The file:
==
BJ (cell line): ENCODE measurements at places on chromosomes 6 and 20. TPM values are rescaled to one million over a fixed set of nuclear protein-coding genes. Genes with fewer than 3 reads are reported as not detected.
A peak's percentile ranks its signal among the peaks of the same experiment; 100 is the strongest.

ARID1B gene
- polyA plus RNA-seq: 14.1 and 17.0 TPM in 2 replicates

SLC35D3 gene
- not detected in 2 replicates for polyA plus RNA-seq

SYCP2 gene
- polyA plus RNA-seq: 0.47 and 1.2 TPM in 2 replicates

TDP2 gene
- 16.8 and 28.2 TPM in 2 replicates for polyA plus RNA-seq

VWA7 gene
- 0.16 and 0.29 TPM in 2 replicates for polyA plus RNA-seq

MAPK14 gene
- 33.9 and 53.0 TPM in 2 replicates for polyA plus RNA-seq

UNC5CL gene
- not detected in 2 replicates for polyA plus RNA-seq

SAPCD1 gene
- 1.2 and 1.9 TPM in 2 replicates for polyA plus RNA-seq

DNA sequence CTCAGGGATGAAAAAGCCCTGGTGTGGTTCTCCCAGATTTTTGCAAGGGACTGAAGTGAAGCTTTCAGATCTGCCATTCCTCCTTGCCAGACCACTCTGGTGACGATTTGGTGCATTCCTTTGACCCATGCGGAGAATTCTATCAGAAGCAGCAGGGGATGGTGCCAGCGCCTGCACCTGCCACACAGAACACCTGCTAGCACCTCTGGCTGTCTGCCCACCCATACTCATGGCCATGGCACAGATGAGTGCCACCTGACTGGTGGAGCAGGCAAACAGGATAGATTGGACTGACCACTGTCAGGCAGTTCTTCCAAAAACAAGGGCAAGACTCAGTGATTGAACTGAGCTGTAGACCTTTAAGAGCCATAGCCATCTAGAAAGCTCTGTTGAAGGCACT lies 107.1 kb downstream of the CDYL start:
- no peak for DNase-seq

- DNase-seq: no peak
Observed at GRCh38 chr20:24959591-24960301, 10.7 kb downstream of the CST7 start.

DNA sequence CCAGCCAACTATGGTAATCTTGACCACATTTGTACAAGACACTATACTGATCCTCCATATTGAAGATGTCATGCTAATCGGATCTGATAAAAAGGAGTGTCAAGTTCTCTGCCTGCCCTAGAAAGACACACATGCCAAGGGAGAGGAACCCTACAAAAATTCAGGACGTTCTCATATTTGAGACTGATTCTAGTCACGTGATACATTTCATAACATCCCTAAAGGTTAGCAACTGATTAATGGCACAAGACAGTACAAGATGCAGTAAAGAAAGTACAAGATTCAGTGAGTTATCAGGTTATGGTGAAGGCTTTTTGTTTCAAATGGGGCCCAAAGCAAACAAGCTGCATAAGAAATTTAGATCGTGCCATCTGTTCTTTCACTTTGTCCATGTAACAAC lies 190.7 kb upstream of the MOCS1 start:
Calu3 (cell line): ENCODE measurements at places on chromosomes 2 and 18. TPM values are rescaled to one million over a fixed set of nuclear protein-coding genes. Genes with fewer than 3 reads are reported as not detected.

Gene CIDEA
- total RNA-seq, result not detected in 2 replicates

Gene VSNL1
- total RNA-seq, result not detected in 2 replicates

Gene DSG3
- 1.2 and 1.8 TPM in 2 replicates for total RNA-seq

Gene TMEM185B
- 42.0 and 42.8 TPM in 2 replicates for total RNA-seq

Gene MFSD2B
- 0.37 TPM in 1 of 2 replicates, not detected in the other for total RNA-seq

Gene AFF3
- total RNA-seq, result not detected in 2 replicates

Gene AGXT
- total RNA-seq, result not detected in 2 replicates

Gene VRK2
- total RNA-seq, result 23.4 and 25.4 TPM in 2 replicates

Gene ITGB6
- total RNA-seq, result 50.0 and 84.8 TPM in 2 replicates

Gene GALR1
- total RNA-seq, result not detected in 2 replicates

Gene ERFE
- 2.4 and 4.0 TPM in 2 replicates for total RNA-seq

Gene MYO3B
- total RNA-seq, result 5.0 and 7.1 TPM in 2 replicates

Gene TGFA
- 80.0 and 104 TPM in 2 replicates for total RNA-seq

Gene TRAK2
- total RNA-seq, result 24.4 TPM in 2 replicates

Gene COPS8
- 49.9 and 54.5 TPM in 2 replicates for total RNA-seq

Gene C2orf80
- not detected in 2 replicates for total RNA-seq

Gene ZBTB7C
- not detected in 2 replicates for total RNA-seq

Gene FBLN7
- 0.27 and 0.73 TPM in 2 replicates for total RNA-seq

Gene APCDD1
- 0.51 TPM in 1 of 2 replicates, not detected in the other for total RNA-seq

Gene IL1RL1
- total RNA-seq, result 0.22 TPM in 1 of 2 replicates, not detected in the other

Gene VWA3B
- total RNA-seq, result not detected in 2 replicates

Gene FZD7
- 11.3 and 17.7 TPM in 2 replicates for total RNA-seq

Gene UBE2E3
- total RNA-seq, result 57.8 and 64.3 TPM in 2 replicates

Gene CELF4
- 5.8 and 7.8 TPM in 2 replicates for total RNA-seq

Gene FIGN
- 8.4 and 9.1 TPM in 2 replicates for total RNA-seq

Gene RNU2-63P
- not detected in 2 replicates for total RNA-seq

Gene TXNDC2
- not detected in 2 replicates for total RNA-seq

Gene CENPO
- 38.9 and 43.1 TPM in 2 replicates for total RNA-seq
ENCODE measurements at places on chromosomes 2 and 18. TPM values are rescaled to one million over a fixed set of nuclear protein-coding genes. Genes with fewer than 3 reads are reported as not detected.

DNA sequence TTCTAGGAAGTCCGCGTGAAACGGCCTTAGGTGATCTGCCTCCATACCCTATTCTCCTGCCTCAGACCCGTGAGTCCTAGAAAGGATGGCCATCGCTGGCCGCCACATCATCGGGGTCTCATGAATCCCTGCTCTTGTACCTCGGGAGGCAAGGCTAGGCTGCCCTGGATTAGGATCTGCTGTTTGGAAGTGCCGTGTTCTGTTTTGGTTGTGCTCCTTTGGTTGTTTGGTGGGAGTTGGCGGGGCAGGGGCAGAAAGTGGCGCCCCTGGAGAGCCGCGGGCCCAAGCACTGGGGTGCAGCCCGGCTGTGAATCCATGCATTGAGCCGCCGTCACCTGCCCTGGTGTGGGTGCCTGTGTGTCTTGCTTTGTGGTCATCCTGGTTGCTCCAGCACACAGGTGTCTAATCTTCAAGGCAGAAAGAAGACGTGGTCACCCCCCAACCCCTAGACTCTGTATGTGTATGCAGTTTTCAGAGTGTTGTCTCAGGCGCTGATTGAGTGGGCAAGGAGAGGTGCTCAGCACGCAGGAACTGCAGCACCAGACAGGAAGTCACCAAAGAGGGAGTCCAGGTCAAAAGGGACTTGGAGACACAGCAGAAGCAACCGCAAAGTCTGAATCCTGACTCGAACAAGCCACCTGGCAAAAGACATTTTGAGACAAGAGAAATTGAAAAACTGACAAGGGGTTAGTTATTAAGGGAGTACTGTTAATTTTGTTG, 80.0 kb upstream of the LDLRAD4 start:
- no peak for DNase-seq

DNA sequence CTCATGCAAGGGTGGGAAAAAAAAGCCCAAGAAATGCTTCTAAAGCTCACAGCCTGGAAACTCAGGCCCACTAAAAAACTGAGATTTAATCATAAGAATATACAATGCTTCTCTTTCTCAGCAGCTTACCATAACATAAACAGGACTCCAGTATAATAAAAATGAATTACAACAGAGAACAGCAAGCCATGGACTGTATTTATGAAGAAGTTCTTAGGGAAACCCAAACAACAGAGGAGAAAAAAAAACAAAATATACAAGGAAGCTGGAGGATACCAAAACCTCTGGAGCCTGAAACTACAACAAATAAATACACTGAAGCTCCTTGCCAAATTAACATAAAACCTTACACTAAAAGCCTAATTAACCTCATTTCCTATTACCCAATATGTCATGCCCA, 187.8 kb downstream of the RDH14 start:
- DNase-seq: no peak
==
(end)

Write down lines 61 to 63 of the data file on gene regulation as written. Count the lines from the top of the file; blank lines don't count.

Gene APCDD1
- 0.51 TPM in 1 of 2 replicates, not detected in the other for total RNA-seq

Gene IL1RL1